Suicide and The Hot Stove

“I don’t understand why people commit suicide. It doesn’t make any sense, I mean, it’s just so stupid.”

I was party to a conversation today where this was said. I wish I had spoken up at the person, but I didn’t. The conversation moved on quickly and I’m not yet all that good at confronting people about bullshit like that in person. But I do want to talk about it, so here goes.

“I don’t understand why people commit suicide” is a fine statement. Lots of people don’t. I’d venture a guess and say unless you’ve dealt with pretty serious depression, you can’t possibly have a frame of reference that gives you anything close to a proper understanding of why someone would commit suicide. Acknowledging that is a fine thing to do.

Calling it stupid is not. Not in this context anyway. It’s a dismissive and overly simplistic way to address a very complex and serious issue. And when someone you know is suicidal, dismissiveness and oversimplification could very well mean the difference between them surviving and not.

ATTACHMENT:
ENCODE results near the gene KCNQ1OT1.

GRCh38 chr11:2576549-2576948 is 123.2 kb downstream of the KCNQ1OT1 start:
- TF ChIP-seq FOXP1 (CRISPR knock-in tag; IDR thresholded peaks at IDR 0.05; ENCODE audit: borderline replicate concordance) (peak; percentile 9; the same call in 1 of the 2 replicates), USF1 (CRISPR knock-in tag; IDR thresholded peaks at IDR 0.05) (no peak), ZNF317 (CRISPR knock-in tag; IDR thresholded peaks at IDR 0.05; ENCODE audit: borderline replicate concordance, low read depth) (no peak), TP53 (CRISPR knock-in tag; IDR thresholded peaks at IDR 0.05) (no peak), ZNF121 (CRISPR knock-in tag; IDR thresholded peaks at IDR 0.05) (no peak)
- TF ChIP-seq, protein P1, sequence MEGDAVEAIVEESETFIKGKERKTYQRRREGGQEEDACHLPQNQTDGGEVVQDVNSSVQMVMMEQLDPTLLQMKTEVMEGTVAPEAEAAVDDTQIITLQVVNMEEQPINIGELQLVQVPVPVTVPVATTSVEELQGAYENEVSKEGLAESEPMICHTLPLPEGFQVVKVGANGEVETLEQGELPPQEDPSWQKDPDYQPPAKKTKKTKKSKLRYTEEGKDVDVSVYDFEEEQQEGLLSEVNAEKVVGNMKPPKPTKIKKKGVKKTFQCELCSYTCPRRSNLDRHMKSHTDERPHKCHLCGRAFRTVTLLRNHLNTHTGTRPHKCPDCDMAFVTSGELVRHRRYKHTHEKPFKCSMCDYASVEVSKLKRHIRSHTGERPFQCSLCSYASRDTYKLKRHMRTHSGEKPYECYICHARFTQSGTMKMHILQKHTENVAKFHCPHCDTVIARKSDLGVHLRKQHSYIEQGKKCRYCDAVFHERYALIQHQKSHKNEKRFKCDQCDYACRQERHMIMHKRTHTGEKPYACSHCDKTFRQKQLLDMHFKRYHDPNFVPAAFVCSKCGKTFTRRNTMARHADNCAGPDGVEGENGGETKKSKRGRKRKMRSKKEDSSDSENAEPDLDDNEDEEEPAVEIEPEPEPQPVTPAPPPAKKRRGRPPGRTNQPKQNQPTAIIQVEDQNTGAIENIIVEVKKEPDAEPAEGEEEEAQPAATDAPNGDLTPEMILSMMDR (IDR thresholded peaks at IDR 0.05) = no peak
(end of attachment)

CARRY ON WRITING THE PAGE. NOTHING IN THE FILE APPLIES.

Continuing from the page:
I actually really like the analogy I used when I started this blog: if you don’t understand what it’s like to want to commit suicide, then here’s what you need to do:

1) Find a stove.

2) Turn it on.

3) Wait until it’s hot.

4) Put your hand on it.

Taking your hand off is suicide.

That’s the principle people need to understand when thinking about suicide. You consider suicide when you life has been painful enough for long enough that you can’t take it anymore. It’s not rational, it’s not reasonable, and it may not, in the grander scheme of things, be smart. When you’re in pain, though, you just want it to end. You just want to take your hand off the stove.

When that’s understood, then we can have a reasonable discussion about the rest of the nitty-gritty details. Not before.


7 comments on “Suicide and The Hot Stove

  1. Pingback: Collected Analogies | Research to be Done

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  4. I think the best way of saying it I’ve ever heard and what I always like to use when talking to “those” kind of people.
    Suicide is a reaction that happens when stress levels are so high they outweigh the ability to cope.

  5. The fact that you wrote, “I wish I had spoken up at the person,” rather than “…to the person,” is probably an indicator that you made the right choice after all.

    Not that I don’t sympathize with where you’re coming from, of course. It would have taken every ounce of will for me not to have kicked this person in the shins.

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